The moon: You see it–and now you don’t
BY KELLY KIZER WHITT
September is all about the moon, with the convergence of the Full Harvest Moon with perigee and a total lunar eclipse.
A “perigee moon” occurs when the moon is closest to Earth in its month-long orbit. On September 27 at 6:55 p.m. PDT and 9:55 p.m. EDT, the moon is at perigee less than an hour before the apex of the Full Harvest Moon (10:50 p.m. EDT). This is the closest coincidence of perigee moon and full moon for the year. In recent years when perigee and a full moon occur on the same date, it’s been dubbed a Supermoon by many news sources.
The Full Harvest Perigee Moon has more in store for observers than just being big and bright. A total lunar eclipse will begin on September 27 as well. It will be visible to all of North America but more so for those in the eastern half, who will get to see the eclipse in its entirety. If you’re east of a line extending from western Minnesota south to Houston, the moon will be above the horizon as the eclipse starts. In Chicago, for example, the eclipse begins Sunday, September 27 at 7:11 p.m., peaks at 9:47 p.m. and wanes by 12:22 a.m. Monday morning.
For those in western states like California and Washington, where wildfires have been rampant, the soot in the air may change the appearance of the lunar eclipse, making it darker or possibly more violet, depending on the amount and type of aerosols and how they filter the view.
September also brings the start of autumn. Earlier sunsets mean after-dinner walks and runs will end in the dark. On September 23, the sun stands over the equator at 1:22 a.m. PDT. A few hours later the sun rises directly in the east and then that evening, sets directly in the west. For many cities in the United States, September begins with around 13 hours of daylight and ends with less than 12 hours. Longer nights will predominate until March brings the spring equinox.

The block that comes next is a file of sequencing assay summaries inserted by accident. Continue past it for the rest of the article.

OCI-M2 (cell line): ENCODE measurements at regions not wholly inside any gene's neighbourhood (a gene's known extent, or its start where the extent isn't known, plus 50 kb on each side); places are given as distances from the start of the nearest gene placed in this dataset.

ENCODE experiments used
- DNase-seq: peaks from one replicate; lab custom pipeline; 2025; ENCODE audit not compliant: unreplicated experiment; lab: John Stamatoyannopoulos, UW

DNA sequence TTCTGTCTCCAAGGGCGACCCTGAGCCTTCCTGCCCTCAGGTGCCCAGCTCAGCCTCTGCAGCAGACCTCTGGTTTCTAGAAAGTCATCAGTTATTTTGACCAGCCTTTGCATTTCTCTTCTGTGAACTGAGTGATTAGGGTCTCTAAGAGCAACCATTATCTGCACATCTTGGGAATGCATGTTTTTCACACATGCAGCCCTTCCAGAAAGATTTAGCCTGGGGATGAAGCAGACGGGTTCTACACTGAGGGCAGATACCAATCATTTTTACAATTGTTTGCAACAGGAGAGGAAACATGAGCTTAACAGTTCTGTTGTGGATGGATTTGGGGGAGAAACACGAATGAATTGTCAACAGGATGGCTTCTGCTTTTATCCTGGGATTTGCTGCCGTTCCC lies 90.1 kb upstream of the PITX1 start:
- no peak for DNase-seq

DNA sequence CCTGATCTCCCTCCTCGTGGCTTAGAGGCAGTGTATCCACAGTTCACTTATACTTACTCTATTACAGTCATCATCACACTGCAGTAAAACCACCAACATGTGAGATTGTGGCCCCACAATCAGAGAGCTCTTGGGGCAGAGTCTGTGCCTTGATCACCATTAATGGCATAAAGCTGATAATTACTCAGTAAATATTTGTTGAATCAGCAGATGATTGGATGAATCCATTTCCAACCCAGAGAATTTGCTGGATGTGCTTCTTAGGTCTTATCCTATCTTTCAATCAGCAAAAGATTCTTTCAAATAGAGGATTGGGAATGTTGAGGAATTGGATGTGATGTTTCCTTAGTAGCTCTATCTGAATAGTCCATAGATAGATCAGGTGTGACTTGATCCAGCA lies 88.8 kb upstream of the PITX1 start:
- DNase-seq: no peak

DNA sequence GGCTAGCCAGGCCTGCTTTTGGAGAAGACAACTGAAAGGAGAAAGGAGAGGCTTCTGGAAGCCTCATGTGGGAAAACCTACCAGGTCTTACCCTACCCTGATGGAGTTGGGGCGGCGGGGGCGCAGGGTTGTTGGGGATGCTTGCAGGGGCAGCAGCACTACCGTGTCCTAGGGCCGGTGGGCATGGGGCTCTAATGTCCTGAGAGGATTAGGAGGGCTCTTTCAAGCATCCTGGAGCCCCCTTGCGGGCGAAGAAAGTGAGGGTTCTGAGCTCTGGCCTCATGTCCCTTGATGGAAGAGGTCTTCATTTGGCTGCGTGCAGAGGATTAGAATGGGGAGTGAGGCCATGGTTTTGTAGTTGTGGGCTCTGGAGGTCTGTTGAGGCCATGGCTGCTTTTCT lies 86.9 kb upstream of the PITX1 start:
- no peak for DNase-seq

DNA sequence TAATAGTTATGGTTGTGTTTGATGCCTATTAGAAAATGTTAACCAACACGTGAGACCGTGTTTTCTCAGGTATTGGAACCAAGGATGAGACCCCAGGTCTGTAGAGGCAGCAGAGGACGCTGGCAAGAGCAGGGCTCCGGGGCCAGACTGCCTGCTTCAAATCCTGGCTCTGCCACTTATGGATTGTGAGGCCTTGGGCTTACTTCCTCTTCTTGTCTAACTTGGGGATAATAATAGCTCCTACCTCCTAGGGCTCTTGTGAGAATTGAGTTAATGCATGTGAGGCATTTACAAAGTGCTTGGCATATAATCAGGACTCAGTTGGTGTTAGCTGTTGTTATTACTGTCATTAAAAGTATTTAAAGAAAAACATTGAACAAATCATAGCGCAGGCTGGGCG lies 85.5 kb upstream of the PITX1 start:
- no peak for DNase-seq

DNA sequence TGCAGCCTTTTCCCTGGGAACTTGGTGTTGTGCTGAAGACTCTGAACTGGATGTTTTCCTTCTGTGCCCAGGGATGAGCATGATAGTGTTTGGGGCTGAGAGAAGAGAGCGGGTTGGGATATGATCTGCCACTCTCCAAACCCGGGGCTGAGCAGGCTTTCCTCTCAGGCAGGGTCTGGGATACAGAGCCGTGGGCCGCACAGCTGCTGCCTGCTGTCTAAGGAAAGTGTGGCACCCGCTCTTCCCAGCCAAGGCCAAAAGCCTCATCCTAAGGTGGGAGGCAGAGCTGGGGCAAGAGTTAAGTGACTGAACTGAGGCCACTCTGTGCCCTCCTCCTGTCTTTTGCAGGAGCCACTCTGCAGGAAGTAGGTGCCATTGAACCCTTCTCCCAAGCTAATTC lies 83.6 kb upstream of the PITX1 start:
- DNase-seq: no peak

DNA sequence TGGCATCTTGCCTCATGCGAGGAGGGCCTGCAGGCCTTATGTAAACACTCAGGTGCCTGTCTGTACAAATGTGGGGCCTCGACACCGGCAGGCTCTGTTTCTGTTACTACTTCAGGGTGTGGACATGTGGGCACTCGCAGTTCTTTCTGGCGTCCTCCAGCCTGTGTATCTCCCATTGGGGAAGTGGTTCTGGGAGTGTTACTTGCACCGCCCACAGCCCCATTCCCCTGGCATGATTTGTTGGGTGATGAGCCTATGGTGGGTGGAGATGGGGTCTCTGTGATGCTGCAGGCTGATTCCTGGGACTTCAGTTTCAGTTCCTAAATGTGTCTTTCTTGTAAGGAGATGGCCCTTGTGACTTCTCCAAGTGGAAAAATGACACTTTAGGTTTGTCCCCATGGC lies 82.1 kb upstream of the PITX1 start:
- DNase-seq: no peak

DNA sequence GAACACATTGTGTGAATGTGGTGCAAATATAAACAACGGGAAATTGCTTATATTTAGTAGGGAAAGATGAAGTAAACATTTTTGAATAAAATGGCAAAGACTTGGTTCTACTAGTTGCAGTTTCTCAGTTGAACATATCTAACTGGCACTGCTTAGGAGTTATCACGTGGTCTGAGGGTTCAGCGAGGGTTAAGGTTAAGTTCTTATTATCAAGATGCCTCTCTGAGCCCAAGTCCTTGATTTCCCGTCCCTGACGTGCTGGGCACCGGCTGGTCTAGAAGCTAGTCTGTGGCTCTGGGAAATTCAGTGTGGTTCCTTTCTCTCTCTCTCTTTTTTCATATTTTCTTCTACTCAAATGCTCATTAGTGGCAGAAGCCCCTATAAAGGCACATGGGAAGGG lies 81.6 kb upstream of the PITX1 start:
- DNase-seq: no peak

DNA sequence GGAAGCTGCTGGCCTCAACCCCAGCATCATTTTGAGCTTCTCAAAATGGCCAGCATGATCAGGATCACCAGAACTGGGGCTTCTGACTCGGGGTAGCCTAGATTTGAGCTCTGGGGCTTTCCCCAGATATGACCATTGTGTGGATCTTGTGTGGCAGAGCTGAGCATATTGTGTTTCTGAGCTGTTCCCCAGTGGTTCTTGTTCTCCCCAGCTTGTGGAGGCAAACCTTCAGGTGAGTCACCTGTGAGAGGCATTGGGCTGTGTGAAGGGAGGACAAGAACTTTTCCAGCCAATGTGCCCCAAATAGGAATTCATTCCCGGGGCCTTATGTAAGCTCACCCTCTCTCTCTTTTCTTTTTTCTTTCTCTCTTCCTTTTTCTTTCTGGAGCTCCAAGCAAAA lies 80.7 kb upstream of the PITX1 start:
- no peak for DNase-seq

A partial solar eclipse occurs on September 13, 2015, visible only to those in southern Africa and Antarctica. Up to ninety percent of the sun will be hidden in Antarctica, but only forty percent in more populous areas such as South Africa.
Many of the planets hover close to the sun in September. Venus and Mars become morning objects, visible just before sunrise. Jupiter is too close to the sun to be visible, but Mercury is low above the horizon after sunset. It will be the closest planet to the sun this month, and one of the better dates to try to catch sight of it is September 15, when a very slender crescent moon is above the horizon just after sunset. Mercury will be shining at magnitude 0.8 to the lower right. You may also be able to see the star Spica, at magnitude 1, to the moon’s lower left.
Saturn is the best bright planet to view in September. On September 18, the waxing moon is less than three degrees from the Ringed Planet. Saturn is in the south after sunset, but even it sets early, following the sun and leaving the sky bereft of bright planets.
Neptune reaches opposition on September 1, when it rises opposite the sun and sets at sunrise. But Neptune is a dim magnitude 7.8, requiring binoculars or a telescope to spot, and it’s not near any bright signposts, making it very difficult to pick out among a sea of background stars.